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Making the Case for War

By Daniel Henninger

Some of us have worried for years that the Bush administration wasn't making a steady public case for the war in Iraq. And that at the least, the troops fighting the war deserved it. Now in the past week alone have come major speeches on Iraq and the war on terror by Secretaries Rice, Rumsfeld, Vice President Cheney and yesterday the president himself, telling the American Legion's convention that we are engaged in the "decisive ideological struggle of the 21st century."

With expectations strong of a Republican debacle two months from now in the midterm elections, it is being widely said that the purpose of all this speechifying is to mitigate the losses. If so, that's good news. In the midterm elections of 1950, President Harry Truman, amid both a shooting war in Korea and the dawn of the Cold War against the Soviet Union, declined to campaign for either his party or his war. Democrats got whacked, losing a net five Senate seats and 28 in the House (though not control of either chamber). We may assume Karl Rove knows this history.

The short version runs like this: Truman embarked on a limited war in Korea, his popularity plummeted, the Democrats suffered big losses in 1950, Estes Kefauver defeated Truman in the 1952 New Hampshire primary and the Republicans gained the White House for eight years.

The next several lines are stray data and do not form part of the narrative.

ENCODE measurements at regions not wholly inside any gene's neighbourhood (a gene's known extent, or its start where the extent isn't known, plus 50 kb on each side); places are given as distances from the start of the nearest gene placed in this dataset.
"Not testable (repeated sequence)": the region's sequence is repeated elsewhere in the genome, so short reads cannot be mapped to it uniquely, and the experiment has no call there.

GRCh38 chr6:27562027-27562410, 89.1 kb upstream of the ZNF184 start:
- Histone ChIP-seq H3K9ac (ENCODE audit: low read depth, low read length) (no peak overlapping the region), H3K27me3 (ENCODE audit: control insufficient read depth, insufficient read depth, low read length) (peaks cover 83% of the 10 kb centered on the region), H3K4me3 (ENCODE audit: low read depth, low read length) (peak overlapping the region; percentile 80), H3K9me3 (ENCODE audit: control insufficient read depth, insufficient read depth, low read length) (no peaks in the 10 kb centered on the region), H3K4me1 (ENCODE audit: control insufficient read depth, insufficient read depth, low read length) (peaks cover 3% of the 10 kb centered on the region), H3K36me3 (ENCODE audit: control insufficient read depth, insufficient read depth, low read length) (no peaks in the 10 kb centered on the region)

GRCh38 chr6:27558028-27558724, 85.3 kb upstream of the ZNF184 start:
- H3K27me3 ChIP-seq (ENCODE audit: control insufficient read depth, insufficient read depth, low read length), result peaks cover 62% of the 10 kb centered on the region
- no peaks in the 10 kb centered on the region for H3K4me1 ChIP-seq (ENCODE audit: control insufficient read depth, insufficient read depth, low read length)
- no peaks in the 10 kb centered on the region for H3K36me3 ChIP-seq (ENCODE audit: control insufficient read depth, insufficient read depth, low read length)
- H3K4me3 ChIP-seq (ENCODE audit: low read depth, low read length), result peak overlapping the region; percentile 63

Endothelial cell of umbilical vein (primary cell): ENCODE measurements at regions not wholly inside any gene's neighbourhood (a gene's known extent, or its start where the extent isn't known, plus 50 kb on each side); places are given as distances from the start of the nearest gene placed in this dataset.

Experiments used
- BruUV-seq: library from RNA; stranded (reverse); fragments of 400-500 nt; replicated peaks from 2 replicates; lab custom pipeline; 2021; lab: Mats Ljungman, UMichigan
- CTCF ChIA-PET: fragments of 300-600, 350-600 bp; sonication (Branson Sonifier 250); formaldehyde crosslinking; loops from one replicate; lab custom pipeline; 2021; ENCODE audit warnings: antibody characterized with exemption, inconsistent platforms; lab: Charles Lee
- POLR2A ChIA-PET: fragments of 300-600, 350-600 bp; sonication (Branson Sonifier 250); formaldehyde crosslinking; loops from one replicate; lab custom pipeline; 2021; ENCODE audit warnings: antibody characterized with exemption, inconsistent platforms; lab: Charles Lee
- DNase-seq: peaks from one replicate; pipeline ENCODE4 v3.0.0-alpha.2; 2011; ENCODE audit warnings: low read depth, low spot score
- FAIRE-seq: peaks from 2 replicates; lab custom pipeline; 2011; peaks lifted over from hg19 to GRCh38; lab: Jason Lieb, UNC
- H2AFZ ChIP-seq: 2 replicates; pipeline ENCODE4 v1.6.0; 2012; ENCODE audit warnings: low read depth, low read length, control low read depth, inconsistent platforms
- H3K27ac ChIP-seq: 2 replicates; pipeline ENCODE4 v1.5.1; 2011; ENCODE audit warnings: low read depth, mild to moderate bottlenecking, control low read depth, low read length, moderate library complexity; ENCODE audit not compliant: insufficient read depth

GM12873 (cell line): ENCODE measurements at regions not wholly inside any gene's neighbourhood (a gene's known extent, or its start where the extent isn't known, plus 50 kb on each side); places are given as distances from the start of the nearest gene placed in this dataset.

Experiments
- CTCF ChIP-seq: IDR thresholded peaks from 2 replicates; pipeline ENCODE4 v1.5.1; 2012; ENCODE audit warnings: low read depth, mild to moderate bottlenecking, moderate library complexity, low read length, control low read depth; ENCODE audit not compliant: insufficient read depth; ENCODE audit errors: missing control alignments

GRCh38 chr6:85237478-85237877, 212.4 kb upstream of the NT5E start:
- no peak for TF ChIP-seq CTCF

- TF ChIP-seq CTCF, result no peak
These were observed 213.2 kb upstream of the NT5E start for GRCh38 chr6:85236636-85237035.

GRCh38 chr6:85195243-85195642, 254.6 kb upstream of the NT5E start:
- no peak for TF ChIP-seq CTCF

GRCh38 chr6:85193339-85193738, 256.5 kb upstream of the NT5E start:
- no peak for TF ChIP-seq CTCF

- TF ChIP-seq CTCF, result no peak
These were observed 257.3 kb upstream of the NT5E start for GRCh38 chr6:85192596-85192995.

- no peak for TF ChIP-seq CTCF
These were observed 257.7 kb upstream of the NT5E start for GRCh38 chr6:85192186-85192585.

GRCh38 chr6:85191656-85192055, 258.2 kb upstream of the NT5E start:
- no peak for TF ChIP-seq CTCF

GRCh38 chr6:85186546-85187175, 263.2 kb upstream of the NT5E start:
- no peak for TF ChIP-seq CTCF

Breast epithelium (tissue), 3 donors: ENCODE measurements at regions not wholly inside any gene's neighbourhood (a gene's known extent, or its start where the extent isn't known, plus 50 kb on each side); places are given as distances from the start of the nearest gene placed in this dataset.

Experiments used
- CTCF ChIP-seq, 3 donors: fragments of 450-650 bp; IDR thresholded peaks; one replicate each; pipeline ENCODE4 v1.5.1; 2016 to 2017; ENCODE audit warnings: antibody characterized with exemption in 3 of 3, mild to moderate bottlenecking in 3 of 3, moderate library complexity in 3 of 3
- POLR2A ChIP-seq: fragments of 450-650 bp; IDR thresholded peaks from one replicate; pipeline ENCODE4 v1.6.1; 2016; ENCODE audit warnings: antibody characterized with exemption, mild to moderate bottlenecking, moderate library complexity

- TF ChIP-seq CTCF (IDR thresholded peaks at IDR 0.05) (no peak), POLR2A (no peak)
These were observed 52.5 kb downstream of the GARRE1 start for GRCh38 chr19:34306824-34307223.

This is a history worth knowing; the parallels between Truman then and Bush now are eerily pertinent to what may happen when voters go to the polls this November with a war on their minds.

Truman's failures and losses are largely lost to popular historical memory. Mr. Bush himself rifled the Truman library of its foreign-policy successes this past May at the West Point commencement. He described a world beset by the new communist threat--Greece, Turkey, Czechoslovakia and China for starters--then noted that Truman "recognized the threat and took bold action to confront it." Citing a lengthy list of Truman's foreign-policy achievements in those unsettled years (the Soviets detonated their first atomic bomb in 1949) he said, "President Truman made clear that the Cold War was an ideological struggle between tyranny and freedom."

This Bushian turn on the parallel bars struck me as legitimate, but after he gave that speech, some liberal pundits themselves went nuclear, accusing the president of misappropriating a Democratic party saint. But the similarities are intriguing.

The Korean War sat inside the broader context of the cold war, which Truman presaged in a stirring speech to Congress in 1947. Mr. Bush's wars in Afghanistan and Iraq followed on his strong post-September 11 speech to Congress, announcing a new global war on terror. Each president in turn promised that the Cold War and the war on terror would be long, hard slogs.

The most interesting Truman ghosts, however, are interred in the purely political atmosphere of Washington back then. That tale is told in a December article by Steven Casey in the Presidential Studies Quarterly titled, "White House Publicity Operations During the Korean War, June 1950-June 1951."